Friday, 13 July 2012

Dialogic Accounting: Microfinance & women's empowerment

Farzana Tanima's study explores competing economic and social logics and their implications for accounting/accountability systems through a participatory action research case study on microfinance and women’s empowerment in Bangladesh.


Here's an abstract of her research



Microfinance and Women’s Empowerment in Bangladesh: A Study of Competing Logics and Their Implications for Accounting and Accountability Systems


This study seeks to explore the issue of microfinance and women’s empowerment in Bangladesh, and its implications for accounting and accountability systems. This is a politically contentious topic.  There are debates about what exactly “women’s empowerment” means, how it fits with the other stated objectives of microfinance, how the success of microfinance should be evaluated, whether or not women are actually being empowered through microfinance initiatives, and concerns about the accountability of microfinance institutions (Kilby, 2006; Mayoux, 2002; Rahman, 1999).  My study examines these controversies drawing and building on Mayoux (1997, 1998, 1999, 2000, 2001, 2002) and others’ work on the “competing logics” evident in microfinance theory and practice. In particular, it aims to compare and contrast “economic/commercial” and “social” logics and explore their implications for the way accounting and accountability systems are conceptualised and operationalised.  In recognition of the dominance of economic/commercial logics in traditional accounting, it also responds to calls to develop more multi-dimensional accountings and ways of operationalising proposals for more social accountability (Bebbington et al., 2007a,b; Brown, 2009; Dillard and Roslender, 2011; Dillard and Yuthas, forthcoming; Kilby, 2006, 2011; Kindon et al., 2007; Mayoux, 2002; Molisa et al., forthcoming).  Through a participatory action research case study, it focuses on the potential of dialogic accounting and accountability systems to address some of the problems and challenges identified in both the gender and development studies and accounting literatures.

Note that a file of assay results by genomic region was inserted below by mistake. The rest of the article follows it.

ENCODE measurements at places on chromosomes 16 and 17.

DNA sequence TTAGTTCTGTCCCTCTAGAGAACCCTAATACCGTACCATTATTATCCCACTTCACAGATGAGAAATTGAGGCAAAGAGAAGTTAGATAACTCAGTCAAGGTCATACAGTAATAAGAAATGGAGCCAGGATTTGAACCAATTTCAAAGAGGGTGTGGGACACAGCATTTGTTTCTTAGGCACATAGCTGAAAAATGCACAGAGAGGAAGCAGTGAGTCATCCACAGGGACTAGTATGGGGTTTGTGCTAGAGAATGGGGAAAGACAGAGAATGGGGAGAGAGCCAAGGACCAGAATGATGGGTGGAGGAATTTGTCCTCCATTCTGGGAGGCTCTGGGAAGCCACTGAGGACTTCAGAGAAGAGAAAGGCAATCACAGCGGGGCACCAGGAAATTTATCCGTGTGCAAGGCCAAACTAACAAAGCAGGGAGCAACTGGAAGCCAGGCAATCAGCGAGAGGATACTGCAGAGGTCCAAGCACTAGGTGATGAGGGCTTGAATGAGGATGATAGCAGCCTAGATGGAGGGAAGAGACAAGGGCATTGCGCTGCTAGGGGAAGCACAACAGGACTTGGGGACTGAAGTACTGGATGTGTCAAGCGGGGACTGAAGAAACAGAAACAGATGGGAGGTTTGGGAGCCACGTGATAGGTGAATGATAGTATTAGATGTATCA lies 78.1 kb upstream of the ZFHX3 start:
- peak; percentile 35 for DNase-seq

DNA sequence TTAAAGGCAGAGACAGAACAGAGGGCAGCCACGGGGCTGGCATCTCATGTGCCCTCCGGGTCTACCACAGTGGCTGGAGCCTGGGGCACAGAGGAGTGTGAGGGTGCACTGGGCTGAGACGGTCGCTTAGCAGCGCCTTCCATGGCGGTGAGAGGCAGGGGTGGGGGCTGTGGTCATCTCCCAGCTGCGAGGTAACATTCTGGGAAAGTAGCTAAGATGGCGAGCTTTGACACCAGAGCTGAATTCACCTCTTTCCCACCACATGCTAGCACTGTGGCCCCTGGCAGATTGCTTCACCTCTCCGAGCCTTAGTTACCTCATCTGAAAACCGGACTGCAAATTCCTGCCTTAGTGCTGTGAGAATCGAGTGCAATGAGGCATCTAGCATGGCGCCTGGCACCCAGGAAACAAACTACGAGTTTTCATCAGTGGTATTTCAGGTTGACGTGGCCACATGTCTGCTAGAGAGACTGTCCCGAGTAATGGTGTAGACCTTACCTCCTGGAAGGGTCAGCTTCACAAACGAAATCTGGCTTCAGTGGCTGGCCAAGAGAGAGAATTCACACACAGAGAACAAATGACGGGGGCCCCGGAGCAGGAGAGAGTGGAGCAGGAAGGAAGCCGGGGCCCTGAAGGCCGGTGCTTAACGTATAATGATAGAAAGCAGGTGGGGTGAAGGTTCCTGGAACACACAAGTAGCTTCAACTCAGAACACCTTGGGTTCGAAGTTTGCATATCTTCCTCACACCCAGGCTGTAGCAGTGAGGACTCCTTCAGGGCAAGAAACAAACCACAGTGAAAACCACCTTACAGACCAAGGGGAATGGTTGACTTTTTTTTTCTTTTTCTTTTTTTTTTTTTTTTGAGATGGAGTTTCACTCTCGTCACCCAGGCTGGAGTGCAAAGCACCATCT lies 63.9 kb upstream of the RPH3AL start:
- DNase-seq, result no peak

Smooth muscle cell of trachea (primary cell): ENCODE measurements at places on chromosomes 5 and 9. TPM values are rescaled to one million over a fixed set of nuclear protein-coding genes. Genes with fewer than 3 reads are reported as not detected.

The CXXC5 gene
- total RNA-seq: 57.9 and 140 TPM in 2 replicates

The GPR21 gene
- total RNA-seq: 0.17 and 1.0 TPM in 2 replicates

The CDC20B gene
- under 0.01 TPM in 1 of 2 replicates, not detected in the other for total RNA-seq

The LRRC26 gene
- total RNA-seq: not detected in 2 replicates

If you are interested in learning more about Farzana's research, please email: Farzana.Tanima@vuw.ac.nz

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